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Justice News

Department of Justice
U.S. Attorney’s Office
Northern District of Texas

Tuesday, November 29, 2016

Dallas Man Who Admitted Role in AAFES Jewelry Theft Scheme is Sentenced to 17 Months in Federal prison

Ex-Wife and Two Sons Also Pleaded Guilty to Their Roles in Thefts

DALLAS — Arthur Lee Hightower, II, a Dallas man who was on the lam for more than seven months following his indictment in May 2015 for his role in a jewelry theft scheme that targeted the Army and Air Force Exchange Services (AAFES), was sentenced today, following his guilty plea in February 2016, announced U.S. Attorney John Parker of the Northern District of Texas.

Hightower II, 56, was sentenced to 17 months in federal prison by U.S. District Judge Sam A. Lindsay.  He was also ordered to pay $47,740 in restitution. 

In May 2015, Hightower and his former wife, Jessie Faye Hightower, a/k/a “Jessie Faye Lewis,” 55, of Balch Springs, Texas, and their two sons, Arthur Lee Hightower III, 34, of Lancaster, Texas, and Travoine Lee Hightower, 31, of Dallas, were charged in a federal indictment with felony offenses stemming from a scheme which began with Hightower II stealing 70 wedding ring sets valued at nearly $100,000 from AAFES.  Jessie Fay Hightower and Arthur Lee Hightower III each pleaded guilty to one count of conspiracy to receive stolen government property (stolen ring sets) and were sentenced to 18-month and 24-month terms of probation, respectively.  Travoine Lee Hightower pleaded guilty to one count of receiving stolen government property and was sentenced to a one-year term of probation.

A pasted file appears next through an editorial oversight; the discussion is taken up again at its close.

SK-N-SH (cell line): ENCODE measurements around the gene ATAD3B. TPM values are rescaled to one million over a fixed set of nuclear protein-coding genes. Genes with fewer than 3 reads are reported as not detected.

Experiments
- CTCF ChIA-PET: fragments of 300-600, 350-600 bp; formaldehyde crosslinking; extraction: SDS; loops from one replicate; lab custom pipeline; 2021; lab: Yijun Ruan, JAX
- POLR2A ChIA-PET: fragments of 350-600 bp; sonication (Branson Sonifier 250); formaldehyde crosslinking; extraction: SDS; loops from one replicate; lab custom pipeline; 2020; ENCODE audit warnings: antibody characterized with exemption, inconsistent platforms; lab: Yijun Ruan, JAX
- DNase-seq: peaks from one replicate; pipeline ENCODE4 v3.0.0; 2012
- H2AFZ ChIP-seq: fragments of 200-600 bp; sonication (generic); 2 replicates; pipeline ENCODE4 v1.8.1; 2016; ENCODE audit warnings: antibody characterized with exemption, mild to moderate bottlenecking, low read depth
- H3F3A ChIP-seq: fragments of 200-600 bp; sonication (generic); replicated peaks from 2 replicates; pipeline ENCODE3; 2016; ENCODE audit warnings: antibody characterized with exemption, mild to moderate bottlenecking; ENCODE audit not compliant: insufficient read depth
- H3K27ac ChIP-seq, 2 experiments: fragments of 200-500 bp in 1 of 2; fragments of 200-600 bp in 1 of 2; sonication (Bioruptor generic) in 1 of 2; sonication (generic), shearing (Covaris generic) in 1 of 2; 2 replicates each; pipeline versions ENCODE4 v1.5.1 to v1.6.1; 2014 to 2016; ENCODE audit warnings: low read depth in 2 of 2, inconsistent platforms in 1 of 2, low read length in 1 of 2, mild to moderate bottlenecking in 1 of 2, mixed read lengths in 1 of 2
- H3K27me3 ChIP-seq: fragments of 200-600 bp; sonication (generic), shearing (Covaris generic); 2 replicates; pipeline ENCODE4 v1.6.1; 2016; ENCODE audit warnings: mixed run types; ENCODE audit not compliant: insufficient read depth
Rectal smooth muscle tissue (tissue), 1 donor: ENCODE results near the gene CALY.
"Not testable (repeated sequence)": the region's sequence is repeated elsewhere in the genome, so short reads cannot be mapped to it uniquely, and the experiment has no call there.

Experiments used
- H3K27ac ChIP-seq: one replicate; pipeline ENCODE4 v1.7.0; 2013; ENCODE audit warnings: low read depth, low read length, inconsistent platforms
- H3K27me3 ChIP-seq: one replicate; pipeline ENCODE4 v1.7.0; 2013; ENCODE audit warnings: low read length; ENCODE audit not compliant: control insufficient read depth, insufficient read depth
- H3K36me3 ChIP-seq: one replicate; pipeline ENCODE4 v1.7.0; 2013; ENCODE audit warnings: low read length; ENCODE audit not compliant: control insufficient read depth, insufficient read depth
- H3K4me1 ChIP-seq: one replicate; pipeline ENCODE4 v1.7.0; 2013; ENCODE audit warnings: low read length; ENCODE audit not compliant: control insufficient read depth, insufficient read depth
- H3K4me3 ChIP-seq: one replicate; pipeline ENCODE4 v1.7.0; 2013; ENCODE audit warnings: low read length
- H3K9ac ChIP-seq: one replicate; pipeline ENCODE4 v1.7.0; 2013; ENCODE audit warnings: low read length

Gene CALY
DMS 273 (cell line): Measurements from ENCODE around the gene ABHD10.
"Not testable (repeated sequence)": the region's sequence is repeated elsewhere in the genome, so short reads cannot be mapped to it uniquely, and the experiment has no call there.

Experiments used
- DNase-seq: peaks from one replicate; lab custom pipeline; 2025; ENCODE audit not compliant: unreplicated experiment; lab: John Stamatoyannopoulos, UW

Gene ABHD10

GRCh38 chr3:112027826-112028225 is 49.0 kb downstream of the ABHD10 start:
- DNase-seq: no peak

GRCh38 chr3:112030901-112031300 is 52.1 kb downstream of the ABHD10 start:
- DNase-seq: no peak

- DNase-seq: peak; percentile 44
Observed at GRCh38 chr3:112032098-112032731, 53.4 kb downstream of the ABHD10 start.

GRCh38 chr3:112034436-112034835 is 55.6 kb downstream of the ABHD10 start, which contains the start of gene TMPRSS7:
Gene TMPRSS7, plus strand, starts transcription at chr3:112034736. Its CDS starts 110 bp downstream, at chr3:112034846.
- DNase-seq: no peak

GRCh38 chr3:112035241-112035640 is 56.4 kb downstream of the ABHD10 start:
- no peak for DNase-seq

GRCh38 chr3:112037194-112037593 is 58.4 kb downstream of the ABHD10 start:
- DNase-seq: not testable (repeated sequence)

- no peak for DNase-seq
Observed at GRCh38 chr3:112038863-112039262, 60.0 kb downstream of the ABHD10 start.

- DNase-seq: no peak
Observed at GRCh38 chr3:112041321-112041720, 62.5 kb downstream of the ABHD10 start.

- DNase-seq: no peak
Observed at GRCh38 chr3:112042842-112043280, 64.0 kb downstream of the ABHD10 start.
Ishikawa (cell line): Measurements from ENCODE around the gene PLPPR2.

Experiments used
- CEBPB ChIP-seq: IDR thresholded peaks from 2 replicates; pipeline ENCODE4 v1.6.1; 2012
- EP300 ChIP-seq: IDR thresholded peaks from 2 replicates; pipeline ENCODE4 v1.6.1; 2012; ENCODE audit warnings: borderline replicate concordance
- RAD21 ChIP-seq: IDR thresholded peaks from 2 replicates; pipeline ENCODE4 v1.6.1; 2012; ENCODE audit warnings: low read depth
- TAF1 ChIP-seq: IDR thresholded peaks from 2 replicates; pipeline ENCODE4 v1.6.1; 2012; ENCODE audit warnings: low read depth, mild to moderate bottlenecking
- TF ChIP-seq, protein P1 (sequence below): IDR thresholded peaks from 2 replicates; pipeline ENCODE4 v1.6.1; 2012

According to plea documents filed in the case, Hightower II worked as a truck driver, and part of his duties included delivering AAFES merchandise to the AAFES offices in Dallas.  On approximately October 3, 2014, Hightower II, who was responsible for safeguarding the merchandise, did not deliver all of the AAFES merchandise instead, he stole approximately 70 wedding ring sets from AAFES.

Hightower II admitted he gave several of the wedding ring sets to his co-defendant family members so they could pawn the stolen jewelry to obtain cash. 

The case was investigated by agents of the Defense Criminal Investigative Service and the Air Force Office of Special Investigations.  Assistant U.S. Attorney David Jarvis prosecuted.

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Updated November 29, 2016